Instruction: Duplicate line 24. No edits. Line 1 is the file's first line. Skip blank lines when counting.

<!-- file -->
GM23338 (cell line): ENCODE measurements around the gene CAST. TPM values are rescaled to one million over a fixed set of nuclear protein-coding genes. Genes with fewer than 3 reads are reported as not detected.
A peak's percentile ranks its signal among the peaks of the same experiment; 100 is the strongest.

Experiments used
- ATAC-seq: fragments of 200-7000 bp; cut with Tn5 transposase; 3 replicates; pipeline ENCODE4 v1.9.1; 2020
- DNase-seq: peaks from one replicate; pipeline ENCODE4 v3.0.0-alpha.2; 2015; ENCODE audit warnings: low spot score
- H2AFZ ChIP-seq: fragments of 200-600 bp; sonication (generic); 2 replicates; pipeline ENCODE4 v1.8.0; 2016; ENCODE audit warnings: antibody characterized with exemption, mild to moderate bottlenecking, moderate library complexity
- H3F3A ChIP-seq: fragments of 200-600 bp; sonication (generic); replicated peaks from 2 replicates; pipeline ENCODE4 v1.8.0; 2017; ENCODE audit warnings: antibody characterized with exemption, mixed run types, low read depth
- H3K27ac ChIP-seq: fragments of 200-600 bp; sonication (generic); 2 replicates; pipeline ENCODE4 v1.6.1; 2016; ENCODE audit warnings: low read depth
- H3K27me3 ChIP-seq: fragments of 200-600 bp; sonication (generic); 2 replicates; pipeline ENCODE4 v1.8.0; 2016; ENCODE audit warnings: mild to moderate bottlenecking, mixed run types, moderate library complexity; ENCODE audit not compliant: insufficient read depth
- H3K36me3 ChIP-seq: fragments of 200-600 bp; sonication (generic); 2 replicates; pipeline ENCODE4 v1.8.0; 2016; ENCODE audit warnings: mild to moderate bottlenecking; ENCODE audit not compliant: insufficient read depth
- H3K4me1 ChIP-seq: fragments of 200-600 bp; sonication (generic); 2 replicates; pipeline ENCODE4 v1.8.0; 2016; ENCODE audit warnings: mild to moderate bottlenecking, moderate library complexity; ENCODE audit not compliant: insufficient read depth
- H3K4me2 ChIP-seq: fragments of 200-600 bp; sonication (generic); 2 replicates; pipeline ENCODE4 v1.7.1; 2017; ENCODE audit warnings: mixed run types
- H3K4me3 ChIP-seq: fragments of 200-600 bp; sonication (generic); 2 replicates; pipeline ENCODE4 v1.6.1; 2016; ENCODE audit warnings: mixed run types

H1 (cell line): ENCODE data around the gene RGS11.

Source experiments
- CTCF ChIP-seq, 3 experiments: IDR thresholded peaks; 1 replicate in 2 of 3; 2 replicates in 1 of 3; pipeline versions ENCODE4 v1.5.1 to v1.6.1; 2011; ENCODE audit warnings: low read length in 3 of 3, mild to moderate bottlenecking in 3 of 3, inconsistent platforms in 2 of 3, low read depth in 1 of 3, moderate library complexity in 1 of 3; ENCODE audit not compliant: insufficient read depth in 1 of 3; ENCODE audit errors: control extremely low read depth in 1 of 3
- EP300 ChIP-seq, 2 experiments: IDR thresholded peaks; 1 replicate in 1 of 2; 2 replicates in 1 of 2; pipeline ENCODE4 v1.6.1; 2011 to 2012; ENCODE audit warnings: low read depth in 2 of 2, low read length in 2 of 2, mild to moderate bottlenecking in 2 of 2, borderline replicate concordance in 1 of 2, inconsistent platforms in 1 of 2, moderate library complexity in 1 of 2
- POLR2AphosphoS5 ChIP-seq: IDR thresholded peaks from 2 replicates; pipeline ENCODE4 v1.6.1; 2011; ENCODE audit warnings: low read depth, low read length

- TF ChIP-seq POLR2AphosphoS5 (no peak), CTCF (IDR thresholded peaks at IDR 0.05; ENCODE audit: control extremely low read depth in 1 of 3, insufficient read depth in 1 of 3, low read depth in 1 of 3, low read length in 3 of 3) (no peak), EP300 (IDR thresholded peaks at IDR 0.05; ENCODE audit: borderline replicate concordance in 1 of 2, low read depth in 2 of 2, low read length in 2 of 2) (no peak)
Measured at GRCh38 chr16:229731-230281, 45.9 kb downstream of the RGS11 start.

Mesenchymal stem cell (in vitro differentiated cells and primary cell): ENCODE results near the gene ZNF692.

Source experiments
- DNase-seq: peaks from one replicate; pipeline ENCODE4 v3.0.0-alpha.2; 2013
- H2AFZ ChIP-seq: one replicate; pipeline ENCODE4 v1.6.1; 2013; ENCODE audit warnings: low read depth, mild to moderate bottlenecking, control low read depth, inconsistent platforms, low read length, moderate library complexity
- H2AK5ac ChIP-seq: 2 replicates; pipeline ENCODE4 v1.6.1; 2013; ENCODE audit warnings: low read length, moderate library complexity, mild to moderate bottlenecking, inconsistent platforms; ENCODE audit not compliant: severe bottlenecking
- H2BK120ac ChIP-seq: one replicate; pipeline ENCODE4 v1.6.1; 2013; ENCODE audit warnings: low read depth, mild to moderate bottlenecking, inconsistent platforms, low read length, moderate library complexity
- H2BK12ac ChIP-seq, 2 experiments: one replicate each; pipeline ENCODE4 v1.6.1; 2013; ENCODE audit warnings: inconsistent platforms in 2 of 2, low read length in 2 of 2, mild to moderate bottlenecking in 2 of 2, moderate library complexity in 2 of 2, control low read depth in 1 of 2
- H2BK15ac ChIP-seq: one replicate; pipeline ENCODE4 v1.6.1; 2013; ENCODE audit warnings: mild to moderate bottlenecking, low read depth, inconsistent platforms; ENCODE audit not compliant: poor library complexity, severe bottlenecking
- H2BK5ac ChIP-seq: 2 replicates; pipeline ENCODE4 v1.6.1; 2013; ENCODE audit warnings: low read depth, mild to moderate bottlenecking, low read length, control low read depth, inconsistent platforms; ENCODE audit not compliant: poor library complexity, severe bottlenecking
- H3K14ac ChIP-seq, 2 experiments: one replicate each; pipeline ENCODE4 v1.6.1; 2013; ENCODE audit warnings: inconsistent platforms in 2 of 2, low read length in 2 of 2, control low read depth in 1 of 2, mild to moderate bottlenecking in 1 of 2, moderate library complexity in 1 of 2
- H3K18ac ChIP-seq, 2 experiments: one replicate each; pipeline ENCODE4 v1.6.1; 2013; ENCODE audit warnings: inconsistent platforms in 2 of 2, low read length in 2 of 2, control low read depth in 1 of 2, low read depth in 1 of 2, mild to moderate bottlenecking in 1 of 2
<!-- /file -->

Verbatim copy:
- H2AFZ ChIP-seq: one replicate; pipeline ENCODE4 v1.6.1; 2013; ENCODE audit warnings: low read depth, mild to moderate bottlenecking, control low read depth, inconsistent platforms, low read length, moderate library complexity